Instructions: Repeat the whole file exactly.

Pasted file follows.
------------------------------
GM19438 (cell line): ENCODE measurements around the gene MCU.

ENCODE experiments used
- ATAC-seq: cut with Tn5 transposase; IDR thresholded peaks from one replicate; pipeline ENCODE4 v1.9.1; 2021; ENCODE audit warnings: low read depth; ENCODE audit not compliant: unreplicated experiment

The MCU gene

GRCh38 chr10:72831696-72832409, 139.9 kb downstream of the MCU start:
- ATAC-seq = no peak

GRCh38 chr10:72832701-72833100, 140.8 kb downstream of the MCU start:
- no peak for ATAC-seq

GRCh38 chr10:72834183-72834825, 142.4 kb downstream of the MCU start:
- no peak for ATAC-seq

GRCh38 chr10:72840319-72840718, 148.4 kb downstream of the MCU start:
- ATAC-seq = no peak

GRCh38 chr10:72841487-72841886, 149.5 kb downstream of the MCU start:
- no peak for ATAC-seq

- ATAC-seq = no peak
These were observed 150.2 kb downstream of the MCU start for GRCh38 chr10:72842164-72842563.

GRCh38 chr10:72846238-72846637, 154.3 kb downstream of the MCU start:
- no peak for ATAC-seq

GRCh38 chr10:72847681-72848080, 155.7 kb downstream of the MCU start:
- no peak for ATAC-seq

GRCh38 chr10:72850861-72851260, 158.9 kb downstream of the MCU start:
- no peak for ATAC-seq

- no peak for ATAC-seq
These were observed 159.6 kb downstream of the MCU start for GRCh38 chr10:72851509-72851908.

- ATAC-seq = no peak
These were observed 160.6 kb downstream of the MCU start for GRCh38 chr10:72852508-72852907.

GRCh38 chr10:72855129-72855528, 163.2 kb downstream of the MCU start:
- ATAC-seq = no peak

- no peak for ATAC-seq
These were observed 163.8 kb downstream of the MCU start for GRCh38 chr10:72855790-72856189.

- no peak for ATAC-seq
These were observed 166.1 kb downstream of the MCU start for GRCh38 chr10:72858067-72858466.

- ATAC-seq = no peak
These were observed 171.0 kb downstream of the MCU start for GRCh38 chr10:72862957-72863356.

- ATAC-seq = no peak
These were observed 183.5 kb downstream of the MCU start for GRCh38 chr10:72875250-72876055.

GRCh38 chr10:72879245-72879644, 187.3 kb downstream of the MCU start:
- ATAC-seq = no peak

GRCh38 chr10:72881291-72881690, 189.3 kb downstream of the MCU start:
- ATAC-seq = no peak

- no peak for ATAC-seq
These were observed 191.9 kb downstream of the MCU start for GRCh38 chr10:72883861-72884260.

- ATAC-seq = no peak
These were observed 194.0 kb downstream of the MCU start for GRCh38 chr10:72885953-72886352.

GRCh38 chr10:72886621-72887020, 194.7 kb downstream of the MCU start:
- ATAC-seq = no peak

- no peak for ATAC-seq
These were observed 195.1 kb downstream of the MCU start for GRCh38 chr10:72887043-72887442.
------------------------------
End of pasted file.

GM19438 (cell line): ENCODE measurements around the gene MCU.

ENCODE experiments used
- ATAC-seq: cut with Tn5 transposase; IDR thresholded peaks from one replicate; pipeline ENCODE4 v1.9.1; 2021; ENCODE audit warnings: low read depth; ENCODE audit not compliant: unreplicated experiment

The MCU gene

GRCh38 chr10:72831696-72832409, 139.9 kb downstream of the MCU start:
- ATAC-seq = no peak

GRCh38 chr10:72832701-72833100, 140.8 kb downstream of the MCU start:
- no peak for ATAC-seq

GRCh38 chr10:72834183-72834825, 142.4 kb downstream of the MCU start:
- no peak for ATAC-seq

GRCh38 chr10:72840319-72840718, 148.4 kb downstream of the MCU start:
- ATAC-seq = no peak

GRCh38 chr10:72841487-72841886, 149.5 kb downstream of the MCU start:
- no peak for ATAC-seq

- ATAC-seq = no peak
These were observed 150.2 kb downstream of the MCU start for GRCh38 chr10:72842164-72842563.

GRCh38 chr10:72846238-72846637, 154.3 kb downstream of the MCU start:
- no peak for ATAC-seq

GRCh38 chr10:72847681-72848080, 155.7 kb downstream of the MCU start:
- no peak for ATAC-seq

GRCh38 chr10:72850861-72851260, 158.9 kb downstream of the MCU start:
- no peak for ATAC-seq

- no peak for ATAC-seq
These were observed 159.6 kb downstream of the MCU start for GRCh38 chr10:72851509-72851908.

- ATAC-seq = no peak
These were observed 160.6 kb downstream of the MCU start for GRCh38 chr10:72852508-72852907.

GRCh38 chr10:72855129-72855528, 163.2 kb downstream of the MCU start:
- ATAC-seq = no peak

- no peak for ATAC-seq
These were observed 163.8 kb downstream of the MCU start for GRCh38 chr10:72855790-72856189.

- no peak for ATAC-seq
These were observed 166.1 kb downstream of the MCU start for GRCh38 chr10:72858067-72858466.

- ATAC-seq = no peak
These were observed 171.0 kb downstream of the MCU start for GRCh38 chr10:72862957-72863356.

- ATAC-seq = no peak
These were observed 183.5 kb downstream of the MCU start for GRCh38 chr10:72875250-72876055.

GRCh38 chr10:72879245-72879644, 187.3 kb downstream of the MCU start:
- ATAC-seq = no peak

GRCh38 chr10:72881291-72881690, 189.3 kb downstream of the MCU start:
- ATAC-seq = no peak

- no peak for ATAC-seq
These were observed 191.9 kb downstream of the MCU start for GRCh38 chr10:72883861-72884260.

- ATAC-seq = no peak
These were observed 194.0 kb downstream of the MCU start for GRCh38 chr10:72885953-72886352.

GRCh38 chr10:72886621-72887020, 194.7 kb downstream of the MCU start:
- ATAC-seq = no peak

- no peak for ATAC-seq
These were observed 195.1 kb downstream of the MCU start for GRCh38 chr10:72887043-72887442.